The calcaneocuboid joint pressures from low to high respectively (P<0.05) are in the intact foot (1,061.3±112.9 kPa), the isolated 4th TMT joint arthrodesis (1,251.3±155.0 kPa), the isolated 5th TMT joint arthrodesis (1,500.1±121.6 kPa), and the whole lateral TMT joints arthrodesis (1,686.3±156.2 kPa) (Table 2 and Figures 6,7).

Table 2
Table 2 Calcaneocuboid joint pressures of patients
Full table
Figure 6 Calcaneocuboid joint pressures after different joint version. The calcaneocuboid joint pressures from low to high respectively are intact foot, isolated 4th TMT joint arthrodesis, isolated 5th TMT joint arthrodesis and whole lateral TMT joints arthrodesis. *P<0.05, **P<0.01, ***P<0.001, ****P<0.0001.
Figure 7 The photographs of joint pressure distribution by K-scanTM joint sensor. (A) Calcaneocuboid joint’s pressure of intact foot; (B) calcaneocuboid joint’s pressure of 4th TMT joint arthrodesis; (C) calcaneocuboid joint’s pressure of 5th TMT joint arthrodesis; (D) calcaneocuboid joint’s pressure of Whole midfoot lateral column arthrodesis.

Discussion

In this study, these results indicated that any fusion regarding midfoot lateral column could alter foot biomechanics. Such outcomes were consistent with previous anatomical and biomechanical studies about midfoot lateral column (1,17,26,27). Arthrodesis as the one of the last options for the late-stage arthropathy of midfoot lateral column is still controversial.

Previous studies (7,8,13) have shown that the 4th and 5th TMT joints were allowed for larger mobility than other TMT joints which could accommodate the forefoot on uneven terrain and buffer the pressure during walking. Consequently, arthrodesis regarding midfoot lateral column was not recommended usually. Komenda et al. (28) conducted a retrospective study in 32 patients with TMT joints fusion and reported that two patients with fusion of all the 5th TMT joints required subsequent osteotomies due to intractable metatarsalgia. A study by Yu GR et al. (29) also indicated that rigid fixation of the 4th and 5th TMT joints required a large dissection of soft tissues which was not biomechanically desirable. Sangeorzan et al. (30) followed up 16 patients after TMT joints fusion and reported that five patients had poor outcomes. Unfortunately, these reports enrolled a small number of cases, without addressing the specific problem itself. Under many situations, it was hard to achieve correction of the residual deformity without providing rigid lateral supports by reduction and arthrodesis.

Moreover, there were studies showing optimistic results. Raikin et al. (21) indicated that arthrodesis of the 4th and 5th TMT joints could and should be done in patients with uncorrectable lateral midfoot collapse and rocker bottom foot deformity. Twenty patients showed good outcomes after arthrodesis of the 4th and 5th TMT joints. Rammelt et al. (31) followed up 22 patients with fractures and dislocations of the TMT (Lisfranc) joints and concluded that the difference between patients with medial column fusion and those with the whole tarsometatarsal joint fusion was not significant.

Nevertheless, there is still no experiment regarding isolated lateral column fusion. In this study, a hypothesis was brought up that if the isolated 4th or 5th TMT joint reduction and fusion could provide enough lateral support, it would be possible to reduce the influence on anatomic structures of midfoot. In this study, the medial and lateral plantar foot pressure and the adjacent joint pressure changes after three types of midfoot lateral column (isolated 4th or 5th TMT joint and whole lateral column) fusion were analyzed. These results were surprising that both isolated 4th and 5th TMT joint arthrodesis exerted less influence on normal anatomic structures of foot when compared with the whole midfoot lateral column fusion which could alter foot biomechanics to a significant degree, while the 4th TMT joint arthrodesis showed the minimal impact. The outcomes supported our hypothesis that the isolated 4th or 5th TMT joint could reduce the effects on the physical structures of midfoot. According to previous studies (10,11,27), the main reason may be that the capsules of the 4th and 5th TMT joints are independent. The stability of the 4th and 5th TMT joints largely depends on the ligamentous integrity. Either isolated 4th or 5th TMT joint was fused, the other joint could still maintain the lateral column function to some extent. Thus, the effects of isolated 4th or 5th TMT joint arthrodesis on forefoot plantar pressure and calcaneocuboid joint were much less than the whole lateral column arthrodesis.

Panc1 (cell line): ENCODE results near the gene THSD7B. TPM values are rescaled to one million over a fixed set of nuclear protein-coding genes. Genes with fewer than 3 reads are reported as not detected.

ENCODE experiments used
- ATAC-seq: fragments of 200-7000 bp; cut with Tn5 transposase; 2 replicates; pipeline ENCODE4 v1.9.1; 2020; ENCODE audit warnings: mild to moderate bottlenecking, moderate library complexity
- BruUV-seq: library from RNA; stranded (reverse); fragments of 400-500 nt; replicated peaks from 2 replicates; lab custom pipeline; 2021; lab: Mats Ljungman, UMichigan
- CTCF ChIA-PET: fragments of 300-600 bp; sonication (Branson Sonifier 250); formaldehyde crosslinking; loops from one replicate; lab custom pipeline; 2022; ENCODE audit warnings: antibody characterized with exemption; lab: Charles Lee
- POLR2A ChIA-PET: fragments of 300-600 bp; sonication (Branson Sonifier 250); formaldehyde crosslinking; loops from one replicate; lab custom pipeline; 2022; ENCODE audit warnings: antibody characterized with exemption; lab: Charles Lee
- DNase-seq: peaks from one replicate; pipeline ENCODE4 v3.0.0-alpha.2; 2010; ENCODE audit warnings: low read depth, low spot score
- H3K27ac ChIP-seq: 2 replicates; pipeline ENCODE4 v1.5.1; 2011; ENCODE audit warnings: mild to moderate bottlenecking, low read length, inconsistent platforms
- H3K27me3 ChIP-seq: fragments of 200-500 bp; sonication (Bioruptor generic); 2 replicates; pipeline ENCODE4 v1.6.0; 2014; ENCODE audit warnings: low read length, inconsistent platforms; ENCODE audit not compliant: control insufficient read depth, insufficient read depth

There were still some limitations of this study. It was a cadaveric study which did not simulate the clinical settings exactly. The specimens were cyclically loaded in a neutral position which could not imitate the real gait phase in uneven terrain. Moreover, the specimens did not have pathologic changes which might typically found in real patients. In order to achieve the maximum control of variable, the specimens were not removed during the experiment and the joints were fused without resecting the joint surfaces. Thus, further biomechanical studies should be conducted to investigate the influences of different models on uneven surface.

Taken together, the isolated 4th or 5th TMT joint arthrodesis has less influence on the midfoot lateral column compared with the whole lateral column arthrodesis. In order to reduce the influence on the normal midfoot biomechanics, the whole midfoot lateral column arthrodesis should be avoided if the isolated 4th or 5th TMT joint arthrodesis can provide enough midfoot lateral support. In patients with uncorrectable lateral midfoot collapse or rocker bottom foot deformity, fusion of the whole lateral column may be unavoidable. In such cases, the isolated 4th or 5th TMT joint arthrodesis combined with arthroplasty of the other joint can be a better option.


Acknowledgments

Funding: This study was funded by Key Specialty Construction Project of Pudong Health and Family Planning Commission of Shanghai (Grant No. PWZzk2017-25).


Footnote

Conflicts of Interest: The other authors have no conflicts of interest to declare.

Ethical Statement: The authors are accountable for all aspects of the work in ensuring that questions related to the accuracy or integrity of any part of the work are appropriately investigated and resolved. This was a cadaveric study, thus the ethics approval was not required for this study.